And I needed to coordinate fifty musicians, so I kept that in mind while writing the score. What we really lucked out on was that the orchestra, the New Japan Philharmonic, had done scores for other things, so they were really good at matching timings. The truth is, on that April 1st recording session at the studio, if things didn’t work out, I had around five or six backup plans.


Sakurai: Getaway plans (laughs).

Sakai: Right, I thought of escape routes too (laughs). And that day, a company called Hustle Copy was in charge of printing out the sheet music, their CEO was worried and came to meet me. He said, “If recording doesn’t work out, do you want our staff to be ready to print out rewrites?”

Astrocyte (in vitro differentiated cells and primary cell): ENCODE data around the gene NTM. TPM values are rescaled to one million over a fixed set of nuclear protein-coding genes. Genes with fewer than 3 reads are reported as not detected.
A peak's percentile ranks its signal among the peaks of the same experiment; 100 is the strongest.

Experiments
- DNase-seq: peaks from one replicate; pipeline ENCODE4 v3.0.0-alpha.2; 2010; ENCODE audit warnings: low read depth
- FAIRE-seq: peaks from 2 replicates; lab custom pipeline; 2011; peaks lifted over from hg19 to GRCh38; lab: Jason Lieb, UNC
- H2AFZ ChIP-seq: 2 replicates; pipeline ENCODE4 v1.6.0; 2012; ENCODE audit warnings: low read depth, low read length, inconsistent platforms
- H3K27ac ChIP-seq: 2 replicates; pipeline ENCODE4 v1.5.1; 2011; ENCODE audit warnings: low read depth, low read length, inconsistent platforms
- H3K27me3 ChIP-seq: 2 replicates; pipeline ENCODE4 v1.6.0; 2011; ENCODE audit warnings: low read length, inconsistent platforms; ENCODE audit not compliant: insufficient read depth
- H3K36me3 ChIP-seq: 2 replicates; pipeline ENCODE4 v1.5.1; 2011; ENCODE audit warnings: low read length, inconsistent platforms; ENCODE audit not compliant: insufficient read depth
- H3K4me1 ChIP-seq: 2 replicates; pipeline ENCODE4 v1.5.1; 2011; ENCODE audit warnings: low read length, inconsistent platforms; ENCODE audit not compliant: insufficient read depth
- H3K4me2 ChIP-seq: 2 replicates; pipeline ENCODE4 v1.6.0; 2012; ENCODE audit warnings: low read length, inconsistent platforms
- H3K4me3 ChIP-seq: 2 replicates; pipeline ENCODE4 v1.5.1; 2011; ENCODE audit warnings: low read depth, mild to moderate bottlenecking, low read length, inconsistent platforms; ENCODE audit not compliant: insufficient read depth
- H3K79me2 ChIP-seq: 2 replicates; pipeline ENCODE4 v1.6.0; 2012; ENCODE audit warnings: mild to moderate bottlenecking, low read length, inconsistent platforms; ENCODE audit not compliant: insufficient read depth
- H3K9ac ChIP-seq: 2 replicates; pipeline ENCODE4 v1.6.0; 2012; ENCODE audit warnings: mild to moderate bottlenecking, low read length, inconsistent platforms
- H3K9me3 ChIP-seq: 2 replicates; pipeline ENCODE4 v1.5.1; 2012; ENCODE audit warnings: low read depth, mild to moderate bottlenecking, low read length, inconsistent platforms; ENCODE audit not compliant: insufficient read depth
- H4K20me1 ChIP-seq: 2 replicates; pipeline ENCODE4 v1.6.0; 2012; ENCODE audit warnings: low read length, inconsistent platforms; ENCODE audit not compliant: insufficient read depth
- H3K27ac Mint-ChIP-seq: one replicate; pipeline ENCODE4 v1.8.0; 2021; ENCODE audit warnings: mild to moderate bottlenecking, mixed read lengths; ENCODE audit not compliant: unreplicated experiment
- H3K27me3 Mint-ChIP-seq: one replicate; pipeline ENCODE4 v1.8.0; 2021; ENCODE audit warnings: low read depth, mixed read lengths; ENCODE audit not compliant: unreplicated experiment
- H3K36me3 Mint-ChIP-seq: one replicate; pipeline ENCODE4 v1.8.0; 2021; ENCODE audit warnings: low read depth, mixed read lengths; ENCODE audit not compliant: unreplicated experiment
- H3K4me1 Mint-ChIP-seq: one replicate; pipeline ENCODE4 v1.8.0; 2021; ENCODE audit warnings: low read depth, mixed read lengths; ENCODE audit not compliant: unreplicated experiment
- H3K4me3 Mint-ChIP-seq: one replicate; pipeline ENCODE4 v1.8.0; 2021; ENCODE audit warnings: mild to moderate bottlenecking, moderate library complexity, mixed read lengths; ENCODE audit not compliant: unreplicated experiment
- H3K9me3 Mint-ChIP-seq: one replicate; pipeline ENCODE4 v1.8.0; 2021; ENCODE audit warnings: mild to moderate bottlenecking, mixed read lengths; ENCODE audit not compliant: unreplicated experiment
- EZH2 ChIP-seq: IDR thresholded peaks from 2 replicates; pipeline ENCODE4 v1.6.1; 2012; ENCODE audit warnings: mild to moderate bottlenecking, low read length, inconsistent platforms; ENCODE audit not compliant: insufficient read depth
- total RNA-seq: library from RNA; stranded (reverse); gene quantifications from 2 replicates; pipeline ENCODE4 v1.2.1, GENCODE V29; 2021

And when recording for the opening song ended, he came up to me and said, “I’m glad everything worked out for you.” I really felt that I’d managed to complete a difficult task. If a normal person had come to observe the recording session, it might not have seemed that difficult, and when you turn on your Gamecube and listen to the song in the opening, it might not seem difficult either, but I thought it was a really tough job.

Sakurai: I first learned of Mr. Sakai’s experience working with an orchestra at Kouichi Sugiyama’s “Orchestral Game Music Concert 5.”

Sakai: Wait, did you buy a ticket for that?

Sakurai: No, I received an invitation from one of the staff.